Chance to learn English in Barnsley charity's new ESOL classes
A Barnsley charity reopening in new premises will offer online English classes to the BAME refugee, asylum seeker and migrant community.
Educational Learning Support Hub (ELSH) is opening on Monday, November 2 on the first floor of the ELIM Community Centre in Warren Quarry Lane, Barnsley.
ELSH closed at the beginning of lockdown and says it has been battling to fully reopen while restricted to providing limited online help to its students.
“The National Lottery Community Fund, The Good Things Foundation, Barrow Cadbury Trust, Coalfields Regeneration Trust, as well as local funders, SYFAB and Barnsley Council's Covid Resilience Fund have all helped ELSH keep going for the last seven months and fulfil our plans to expand our services from now on,” said founder and CEO, Florentine Bootha-King.
“A big thank you from ELSH goes to them all."
She continued: “From the outset of COVID -19, we knew that our old premises in Sheffield Road would not provide the Covid-secure environment for face-to-face lessons to restart safely for its students and teachers.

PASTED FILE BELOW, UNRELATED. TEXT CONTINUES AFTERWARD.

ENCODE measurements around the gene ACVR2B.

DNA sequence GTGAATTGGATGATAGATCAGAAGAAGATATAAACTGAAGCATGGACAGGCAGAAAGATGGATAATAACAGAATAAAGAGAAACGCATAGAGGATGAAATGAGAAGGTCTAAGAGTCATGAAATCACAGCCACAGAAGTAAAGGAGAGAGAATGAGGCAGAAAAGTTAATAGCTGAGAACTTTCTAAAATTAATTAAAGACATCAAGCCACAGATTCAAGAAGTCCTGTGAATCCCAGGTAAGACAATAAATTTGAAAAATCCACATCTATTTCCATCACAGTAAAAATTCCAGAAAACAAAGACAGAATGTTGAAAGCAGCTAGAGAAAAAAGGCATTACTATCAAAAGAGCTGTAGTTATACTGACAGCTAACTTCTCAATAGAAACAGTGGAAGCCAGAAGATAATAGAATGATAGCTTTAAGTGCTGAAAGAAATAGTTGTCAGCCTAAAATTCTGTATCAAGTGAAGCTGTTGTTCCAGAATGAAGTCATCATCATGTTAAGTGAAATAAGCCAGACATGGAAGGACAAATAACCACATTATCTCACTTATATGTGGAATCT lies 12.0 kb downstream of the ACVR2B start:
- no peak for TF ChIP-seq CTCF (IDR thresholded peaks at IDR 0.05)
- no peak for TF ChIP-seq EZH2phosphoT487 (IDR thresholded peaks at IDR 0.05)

“We also recognised that we needed to expand our lessons in English as a second language to provide them online 24/7 too.”
ELSH will reopen for the enrolment of students from 10am on November 2.
Students are asked to ring 01226 643249 or complete the contact form on the new website www.elshub.org.uk rather than turn up.
“We ask students to be patient as we expect demand to be very high. We will arrange an appointment with them to come in and fill out an application form, create a student ID card and discuss their individual needs.
"We can now hire out mobile phones and Wi-Fi equipment so they can fully participate in our new and exciting online learning programme.
"If further Covid-19 restrictions come in we can seamlessly switch to providing 100% of our lessons online.
"We will also be providing lessons in life skills, including mathematics and IT.
"ELSH serves the recently-arrived BAME community that faces significant prejudice, discrimination and disadvantages in gaining further education and work due to their insufficient grasp of English.
"ELSH aims to help them overcome these barriers,” added Mrs Bootha-King.
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